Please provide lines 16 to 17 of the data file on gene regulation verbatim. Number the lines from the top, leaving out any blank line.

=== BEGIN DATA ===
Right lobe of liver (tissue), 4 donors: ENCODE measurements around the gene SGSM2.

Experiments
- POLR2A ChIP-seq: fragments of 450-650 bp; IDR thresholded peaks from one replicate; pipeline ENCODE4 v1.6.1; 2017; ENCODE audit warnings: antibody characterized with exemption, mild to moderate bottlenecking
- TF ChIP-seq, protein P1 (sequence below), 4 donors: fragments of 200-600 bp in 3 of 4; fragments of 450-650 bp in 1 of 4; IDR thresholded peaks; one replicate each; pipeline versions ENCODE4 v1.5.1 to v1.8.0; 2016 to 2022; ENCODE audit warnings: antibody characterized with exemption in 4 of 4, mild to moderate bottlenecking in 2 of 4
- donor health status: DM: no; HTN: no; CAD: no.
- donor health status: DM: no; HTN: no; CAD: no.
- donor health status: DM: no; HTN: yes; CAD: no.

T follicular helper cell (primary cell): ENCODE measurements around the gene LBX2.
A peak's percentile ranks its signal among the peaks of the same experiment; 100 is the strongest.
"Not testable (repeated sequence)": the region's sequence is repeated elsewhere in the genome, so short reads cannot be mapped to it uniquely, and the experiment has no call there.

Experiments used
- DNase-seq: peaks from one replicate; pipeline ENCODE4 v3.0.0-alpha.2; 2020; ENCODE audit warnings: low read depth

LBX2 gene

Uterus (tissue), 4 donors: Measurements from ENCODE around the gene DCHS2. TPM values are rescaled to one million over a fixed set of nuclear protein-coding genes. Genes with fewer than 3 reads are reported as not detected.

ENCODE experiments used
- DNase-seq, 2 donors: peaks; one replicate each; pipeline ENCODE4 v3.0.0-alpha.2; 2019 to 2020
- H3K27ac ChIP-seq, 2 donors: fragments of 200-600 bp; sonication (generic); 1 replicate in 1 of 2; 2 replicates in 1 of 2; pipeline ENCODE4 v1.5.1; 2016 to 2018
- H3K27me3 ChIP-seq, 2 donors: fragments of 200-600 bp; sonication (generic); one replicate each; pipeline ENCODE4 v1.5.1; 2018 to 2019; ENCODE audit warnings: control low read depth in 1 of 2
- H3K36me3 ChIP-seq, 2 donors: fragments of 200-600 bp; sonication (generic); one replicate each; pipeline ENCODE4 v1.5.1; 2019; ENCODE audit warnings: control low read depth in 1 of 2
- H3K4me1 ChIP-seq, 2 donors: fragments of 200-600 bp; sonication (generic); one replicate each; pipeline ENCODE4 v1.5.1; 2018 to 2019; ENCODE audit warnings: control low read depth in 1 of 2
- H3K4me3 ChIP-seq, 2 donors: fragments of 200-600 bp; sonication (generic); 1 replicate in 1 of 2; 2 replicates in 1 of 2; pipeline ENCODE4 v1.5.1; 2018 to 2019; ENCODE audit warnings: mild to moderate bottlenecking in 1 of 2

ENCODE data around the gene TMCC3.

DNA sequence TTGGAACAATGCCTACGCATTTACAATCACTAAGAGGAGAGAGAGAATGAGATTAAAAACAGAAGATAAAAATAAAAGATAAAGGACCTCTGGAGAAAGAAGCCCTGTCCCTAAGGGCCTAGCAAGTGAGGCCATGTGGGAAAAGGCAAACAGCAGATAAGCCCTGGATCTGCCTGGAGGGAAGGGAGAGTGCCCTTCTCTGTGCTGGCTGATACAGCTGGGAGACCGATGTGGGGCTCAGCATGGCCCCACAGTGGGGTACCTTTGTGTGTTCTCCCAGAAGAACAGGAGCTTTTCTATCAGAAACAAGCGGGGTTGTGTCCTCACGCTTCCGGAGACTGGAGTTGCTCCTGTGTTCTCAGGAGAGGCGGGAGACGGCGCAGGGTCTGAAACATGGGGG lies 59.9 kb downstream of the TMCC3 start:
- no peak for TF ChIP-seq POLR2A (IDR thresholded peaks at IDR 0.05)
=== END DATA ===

- DNase-seq, 2 donors: peaks; one replicate each; pipeline ENCODE4 v3.0.0-alpha.2; 2019 to 2020
- H3K27ac ChIP-seq, 2 donors: fragments of 200-600 bp; sonication (generic); 1 replicate in 1 of 2; 2 replicates in 1 of 2; pipeline ENCODE4 v1.5.1; 2016 to 2018